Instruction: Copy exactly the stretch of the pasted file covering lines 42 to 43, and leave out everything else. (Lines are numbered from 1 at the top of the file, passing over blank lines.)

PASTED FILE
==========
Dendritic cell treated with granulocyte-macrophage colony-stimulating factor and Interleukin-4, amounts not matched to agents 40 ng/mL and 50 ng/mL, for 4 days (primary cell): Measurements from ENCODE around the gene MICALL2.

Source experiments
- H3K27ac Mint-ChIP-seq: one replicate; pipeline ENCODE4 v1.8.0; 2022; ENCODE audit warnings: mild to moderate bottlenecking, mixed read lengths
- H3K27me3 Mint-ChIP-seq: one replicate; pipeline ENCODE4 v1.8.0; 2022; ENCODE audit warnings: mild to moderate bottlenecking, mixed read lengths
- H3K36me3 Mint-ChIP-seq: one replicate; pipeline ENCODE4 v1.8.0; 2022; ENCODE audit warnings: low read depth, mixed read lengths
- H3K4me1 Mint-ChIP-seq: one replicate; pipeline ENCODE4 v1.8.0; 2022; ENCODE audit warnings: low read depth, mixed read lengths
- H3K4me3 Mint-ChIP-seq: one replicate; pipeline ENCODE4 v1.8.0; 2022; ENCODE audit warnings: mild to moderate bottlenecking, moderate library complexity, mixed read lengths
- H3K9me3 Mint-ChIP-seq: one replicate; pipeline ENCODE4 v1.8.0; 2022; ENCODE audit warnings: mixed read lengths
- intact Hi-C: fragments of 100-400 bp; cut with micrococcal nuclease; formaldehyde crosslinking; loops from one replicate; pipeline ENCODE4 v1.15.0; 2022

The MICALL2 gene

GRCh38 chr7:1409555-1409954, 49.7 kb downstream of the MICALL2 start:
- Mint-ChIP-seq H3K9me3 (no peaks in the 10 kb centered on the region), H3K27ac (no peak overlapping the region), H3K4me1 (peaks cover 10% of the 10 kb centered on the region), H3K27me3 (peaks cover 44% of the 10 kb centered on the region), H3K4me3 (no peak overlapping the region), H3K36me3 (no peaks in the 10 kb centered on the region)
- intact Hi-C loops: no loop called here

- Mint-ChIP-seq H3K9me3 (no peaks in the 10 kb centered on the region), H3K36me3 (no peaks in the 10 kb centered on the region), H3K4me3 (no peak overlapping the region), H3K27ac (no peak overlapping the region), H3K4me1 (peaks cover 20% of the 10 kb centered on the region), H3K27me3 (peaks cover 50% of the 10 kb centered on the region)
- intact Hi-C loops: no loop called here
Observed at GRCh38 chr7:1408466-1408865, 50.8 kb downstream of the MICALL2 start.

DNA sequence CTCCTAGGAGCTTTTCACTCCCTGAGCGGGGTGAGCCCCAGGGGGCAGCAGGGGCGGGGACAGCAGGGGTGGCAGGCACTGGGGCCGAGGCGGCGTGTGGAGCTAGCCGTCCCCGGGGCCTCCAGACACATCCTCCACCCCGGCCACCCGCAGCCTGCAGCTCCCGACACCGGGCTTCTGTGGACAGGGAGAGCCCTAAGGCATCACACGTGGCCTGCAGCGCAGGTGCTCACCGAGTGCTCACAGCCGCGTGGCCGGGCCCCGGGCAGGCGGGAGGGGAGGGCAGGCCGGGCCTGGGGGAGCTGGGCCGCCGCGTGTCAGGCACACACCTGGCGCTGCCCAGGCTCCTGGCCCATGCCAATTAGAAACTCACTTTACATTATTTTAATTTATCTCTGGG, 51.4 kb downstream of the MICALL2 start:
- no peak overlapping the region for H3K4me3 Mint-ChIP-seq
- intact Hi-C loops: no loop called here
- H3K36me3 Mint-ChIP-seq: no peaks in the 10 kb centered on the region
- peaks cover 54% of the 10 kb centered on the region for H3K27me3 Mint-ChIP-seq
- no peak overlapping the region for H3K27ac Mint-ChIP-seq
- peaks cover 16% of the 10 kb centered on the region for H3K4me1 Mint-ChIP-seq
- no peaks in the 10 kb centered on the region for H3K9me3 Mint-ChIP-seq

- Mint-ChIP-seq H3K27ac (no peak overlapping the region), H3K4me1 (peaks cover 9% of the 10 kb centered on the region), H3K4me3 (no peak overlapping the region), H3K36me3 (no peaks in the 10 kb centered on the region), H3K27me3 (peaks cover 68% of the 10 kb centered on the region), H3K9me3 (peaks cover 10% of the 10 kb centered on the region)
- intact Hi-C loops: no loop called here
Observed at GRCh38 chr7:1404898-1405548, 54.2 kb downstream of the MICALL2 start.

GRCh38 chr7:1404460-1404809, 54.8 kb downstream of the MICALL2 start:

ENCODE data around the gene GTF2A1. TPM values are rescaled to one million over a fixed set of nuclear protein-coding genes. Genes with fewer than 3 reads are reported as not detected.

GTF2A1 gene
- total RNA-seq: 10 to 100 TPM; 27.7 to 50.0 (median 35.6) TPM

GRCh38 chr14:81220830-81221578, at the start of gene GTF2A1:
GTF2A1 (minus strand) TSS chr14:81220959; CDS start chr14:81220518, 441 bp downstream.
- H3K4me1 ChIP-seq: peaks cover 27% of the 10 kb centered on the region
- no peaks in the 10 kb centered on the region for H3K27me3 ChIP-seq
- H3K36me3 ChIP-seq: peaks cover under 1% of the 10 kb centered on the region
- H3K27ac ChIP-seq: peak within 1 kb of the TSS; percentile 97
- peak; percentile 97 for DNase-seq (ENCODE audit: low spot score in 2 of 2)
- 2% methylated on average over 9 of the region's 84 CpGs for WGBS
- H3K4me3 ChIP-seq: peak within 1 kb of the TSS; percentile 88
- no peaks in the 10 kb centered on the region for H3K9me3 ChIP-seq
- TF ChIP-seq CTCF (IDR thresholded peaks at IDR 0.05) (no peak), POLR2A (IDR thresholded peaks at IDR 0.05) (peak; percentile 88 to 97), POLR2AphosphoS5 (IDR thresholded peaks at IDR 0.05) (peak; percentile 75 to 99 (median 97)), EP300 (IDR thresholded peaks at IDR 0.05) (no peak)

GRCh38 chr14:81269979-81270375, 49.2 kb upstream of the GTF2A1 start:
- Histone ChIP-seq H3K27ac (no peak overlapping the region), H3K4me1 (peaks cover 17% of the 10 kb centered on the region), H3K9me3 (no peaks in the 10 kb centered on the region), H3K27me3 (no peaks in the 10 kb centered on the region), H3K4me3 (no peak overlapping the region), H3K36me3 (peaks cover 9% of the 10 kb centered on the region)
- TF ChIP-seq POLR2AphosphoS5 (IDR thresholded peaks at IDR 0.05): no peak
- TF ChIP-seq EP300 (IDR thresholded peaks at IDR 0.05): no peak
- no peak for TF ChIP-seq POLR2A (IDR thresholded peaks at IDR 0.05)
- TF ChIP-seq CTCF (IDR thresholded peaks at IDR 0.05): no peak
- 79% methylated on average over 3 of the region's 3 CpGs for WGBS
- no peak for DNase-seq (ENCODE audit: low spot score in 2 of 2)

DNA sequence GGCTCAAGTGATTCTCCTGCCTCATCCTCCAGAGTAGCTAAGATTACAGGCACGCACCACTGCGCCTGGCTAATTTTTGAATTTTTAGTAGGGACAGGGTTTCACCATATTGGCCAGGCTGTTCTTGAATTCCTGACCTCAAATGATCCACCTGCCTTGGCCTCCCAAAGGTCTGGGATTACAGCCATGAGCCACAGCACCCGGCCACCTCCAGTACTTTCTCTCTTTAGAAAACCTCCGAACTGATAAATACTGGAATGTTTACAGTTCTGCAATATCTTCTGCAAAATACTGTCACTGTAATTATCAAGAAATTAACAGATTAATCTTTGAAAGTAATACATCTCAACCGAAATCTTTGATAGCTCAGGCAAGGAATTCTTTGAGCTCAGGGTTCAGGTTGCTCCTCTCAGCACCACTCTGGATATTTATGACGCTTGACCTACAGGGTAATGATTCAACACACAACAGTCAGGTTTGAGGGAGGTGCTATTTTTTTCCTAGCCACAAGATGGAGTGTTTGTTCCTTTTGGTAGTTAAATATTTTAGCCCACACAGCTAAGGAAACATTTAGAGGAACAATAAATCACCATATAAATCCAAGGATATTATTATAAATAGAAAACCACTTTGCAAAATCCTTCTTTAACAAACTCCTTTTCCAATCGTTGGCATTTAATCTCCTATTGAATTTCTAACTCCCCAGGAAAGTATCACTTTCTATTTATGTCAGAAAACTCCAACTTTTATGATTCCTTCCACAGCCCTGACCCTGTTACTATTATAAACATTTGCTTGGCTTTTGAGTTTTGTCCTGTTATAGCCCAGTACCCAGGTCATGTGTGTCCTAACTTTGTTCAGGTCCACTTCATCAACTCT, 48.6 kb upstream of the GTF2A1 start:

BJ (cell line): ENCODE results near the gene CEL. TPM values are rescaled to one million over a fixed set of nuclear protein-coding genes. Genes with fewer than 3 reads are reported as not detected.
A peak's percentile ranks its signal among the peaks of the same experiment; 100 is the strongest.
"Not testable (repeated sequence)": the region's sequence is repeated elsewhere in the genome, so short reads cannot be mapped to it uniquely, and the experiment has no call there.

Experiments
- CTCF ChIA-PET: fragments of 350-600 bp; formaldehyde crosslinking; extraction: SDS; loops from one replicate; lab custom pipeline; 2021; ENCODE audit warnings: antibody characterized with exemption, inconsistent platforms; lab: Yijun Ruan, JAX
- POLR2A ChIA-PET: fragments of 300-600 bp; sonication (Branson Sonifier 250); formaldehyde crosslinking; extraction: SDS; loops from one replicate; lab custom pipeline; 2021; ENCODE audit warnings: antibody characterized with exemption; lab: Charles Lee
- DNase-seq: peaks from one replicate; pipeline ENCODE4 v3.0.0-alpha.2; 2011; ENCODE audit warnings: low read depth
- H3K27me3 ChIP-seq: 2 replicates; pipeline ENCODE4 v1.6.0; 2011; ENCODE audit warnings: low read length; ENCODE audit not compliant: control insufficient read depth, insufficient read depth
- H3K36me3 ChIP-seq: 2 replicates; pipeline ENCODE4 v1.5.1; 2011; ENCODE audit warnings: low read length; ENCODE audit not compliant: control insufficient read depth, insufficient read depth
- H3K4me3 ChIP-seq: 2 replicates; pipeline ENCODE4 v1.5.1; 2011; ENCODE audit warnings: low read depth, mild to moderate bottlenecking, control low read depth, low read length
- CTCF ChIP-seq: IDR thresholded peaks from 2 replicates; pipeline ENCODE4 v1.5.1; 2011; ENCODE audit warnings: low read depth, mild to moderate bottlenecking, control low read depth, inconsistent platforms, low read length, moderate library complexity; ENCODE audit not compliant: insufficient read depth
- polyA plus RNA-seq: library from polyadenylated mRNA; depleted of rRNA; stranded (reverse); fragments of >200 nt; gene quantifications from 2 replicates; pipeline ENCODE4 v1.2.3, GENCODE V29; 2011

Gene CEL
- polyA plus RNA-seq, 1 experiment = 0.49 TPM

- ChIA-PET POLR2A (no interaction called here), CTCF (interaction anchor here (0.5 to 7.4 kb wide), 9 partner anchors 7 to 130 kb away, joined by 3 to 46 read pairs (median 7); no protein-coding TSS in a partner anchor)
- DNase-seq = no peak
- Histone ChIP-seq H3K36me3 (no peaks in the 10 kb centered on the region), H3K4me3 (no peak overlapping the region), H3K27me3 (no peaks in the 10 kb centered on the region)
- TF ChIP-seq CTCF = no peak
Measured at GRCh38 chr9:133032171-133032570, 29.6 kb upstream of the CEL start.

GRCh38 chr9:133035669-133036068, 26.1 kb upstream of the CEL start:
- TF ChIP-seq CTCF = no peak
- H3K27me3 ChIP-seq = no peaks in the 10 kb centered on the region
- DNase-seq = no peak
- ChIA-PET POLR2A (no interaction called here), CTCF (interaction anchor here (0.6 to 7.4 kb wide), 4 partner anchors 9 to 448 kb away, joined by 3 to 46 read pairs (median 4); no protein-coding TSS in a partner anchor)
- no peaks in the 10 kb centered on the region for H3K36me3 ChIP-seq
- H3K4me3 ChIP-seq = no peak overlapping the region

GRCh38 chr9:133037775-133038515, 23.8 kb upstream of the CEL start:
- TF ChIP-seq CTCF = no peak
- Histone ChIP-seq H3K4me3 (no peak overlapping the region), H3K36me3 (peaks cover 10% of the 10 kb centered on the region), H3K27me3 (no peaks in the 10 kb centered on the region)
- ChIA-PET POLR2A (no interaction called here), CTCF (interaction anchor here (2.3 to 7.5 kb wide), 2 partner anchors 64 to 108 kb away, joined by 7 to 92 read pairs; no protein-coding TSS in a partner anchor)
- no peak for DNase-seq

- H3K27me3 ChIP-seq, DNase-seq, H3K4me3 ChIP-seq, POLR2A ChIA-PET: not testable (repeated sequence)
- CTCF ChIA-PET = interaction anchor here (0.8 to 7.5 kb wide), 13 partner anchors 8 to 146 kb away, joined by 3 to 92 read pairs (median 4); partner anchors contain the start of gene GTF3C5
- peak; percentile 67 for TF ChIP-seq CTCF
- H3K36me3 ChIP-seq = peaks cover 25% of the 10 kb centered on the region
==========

- TF ChIP-seq CTCF (IDR thresholded peaks at IDR 0.05) (no peak), POLR2A (IDR thresholded peaks at IDR 0.05) (peak; percentile 88 to 97), POLR2AphosphoS5 (IDR thresholded peaks at IDR 0.05) (peak; percentile 75 to 99 (median 97)), EP300 (IDR thresholded peaks at IDR 0.05) (no peak)

GRCh38 chr14:81269979-81270375, 49.2 kb upstream of the GTF2A1 start: